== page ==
The Ithaca Fire Department’s “Sound the Alarm” blood drive this Saturday and Dryden Fire Department’s drive next Sunday are among several coming up around the area. The American Red Cross says there’s an urgent need for blood and platelet donations to help prevent a shortage. Blood supplies around the country have been strained by recent disaster relief efforts and the large number of shooting victims this week in Las Vegas.
This Saturday’s drive is in the apparatus room in IFD’s Central Fire Station at 310 West Green Street from 10am-3pm. Everyone coming to the blood drive can sign up for a free smoke detector and installation thanks to IFD’s “Sound the Alarm” campaign. The drive is hosted by IFD and the Ithaca Professional Firefighters Association.
Next weekend, Dryden Fire Department is hosting their own “Sound the Alarm” blood drive, on Sunday, October 15 from 9am-2pm in the DFD meeting hall at 26 North Street in Dryden. They’re offering free smoke detectors, as well.
“Busy schedules are leading to less blood on the shelves,” say Red Cross representatives, who say donations tend to drop during the summer months, with many families planning travel before school resumes. Donation opportunities in the next few weeks are a chance to help keep the supply intact.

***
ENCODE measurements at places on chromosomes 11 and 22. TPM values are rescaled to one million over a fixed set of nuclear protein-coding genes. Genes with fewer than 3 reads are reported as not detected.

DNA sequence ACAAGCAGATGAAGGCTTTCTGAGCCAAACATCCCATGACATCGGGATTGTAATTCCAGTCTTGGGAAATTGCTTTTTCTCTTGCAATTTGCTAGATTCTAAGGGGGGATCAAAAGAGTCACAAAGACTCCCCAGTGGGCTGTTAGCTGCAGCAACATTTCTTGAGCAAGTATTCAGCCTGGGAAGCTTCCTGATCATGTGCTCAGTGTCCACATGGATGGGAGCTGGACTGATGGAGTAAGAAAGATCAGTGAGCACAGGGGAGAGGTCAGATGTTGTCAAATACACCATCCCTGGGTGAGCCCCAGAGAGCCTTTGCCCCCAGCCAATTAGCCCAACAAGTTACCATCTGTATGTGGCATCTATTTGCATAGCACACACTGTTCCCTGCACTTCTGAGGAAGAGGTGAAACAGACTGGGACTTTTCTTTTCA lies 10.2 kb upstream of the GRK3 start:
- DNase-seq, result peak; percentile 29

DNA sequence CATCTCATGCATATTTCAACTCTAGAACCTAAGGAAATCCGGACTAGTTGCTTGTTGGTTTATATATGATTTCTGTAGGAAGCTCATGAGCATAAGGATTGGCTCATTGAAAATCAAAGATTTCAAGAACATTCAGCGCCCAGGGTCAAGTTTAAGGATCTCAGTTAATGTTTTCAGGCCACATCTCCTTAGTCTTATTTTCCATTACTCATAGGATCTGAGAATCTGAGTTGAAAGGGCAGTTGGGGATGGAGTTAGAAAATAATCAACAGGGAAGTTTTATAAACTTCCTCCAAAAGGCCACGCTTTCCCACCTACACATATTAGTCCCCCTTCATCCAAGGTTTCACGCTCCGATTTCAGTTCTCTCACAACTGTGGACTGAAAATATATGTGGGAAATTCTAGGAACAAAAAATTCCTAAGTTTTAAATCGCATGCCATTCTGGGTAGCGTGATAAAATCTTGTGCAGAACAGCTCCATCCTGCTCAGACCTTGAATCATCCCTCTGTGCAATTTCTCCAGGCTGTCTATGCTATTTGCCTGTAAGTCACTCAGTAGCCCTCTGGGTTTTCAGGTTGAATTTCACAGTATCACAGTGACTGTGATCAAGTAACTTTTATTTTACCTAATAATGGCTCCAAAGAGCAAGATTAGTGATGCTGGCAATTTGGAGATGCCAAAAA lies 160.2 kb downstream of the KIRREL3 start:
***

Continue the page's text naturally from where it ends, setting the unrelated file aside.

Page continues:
Other blood drives near Ithaca include today at Cornell’s Anabel Taylor Hall from 11:30am-4:30pm, Friday October 6 at Center Ithaca from 12-5pm and at Cornell’s Robert Purcell Community Center from 2-7pm, Monday October 9 at Cornell’s Anabel Taylor Hall from 11:30am-4:30pm, Tuesday October 10 at Beechtree Care Center from 10am-3pm, Wednesday, October 11 at the Fraternal Order of Eagles from 1:30-6:30pm, and Thursday, October 12 at the Tabernacle Baptist Church from 11am-5pm.
Walk-in donors are welcome when there’s room, but the American Red Cross is grateful when people make donation appointments in advance at www.redcrossblood.org. Anyone who’s healthy, age 16 and over, and weighing 110 pounds or more, can give blood.
Regular donations of all blood types are needed, but type O negative donations are especially helpful. O is the “universal donor;” that blood type can be given to nearly any patient. Donors always get a snack and something to drink to begin replenishing their fluids and blood sugar levels.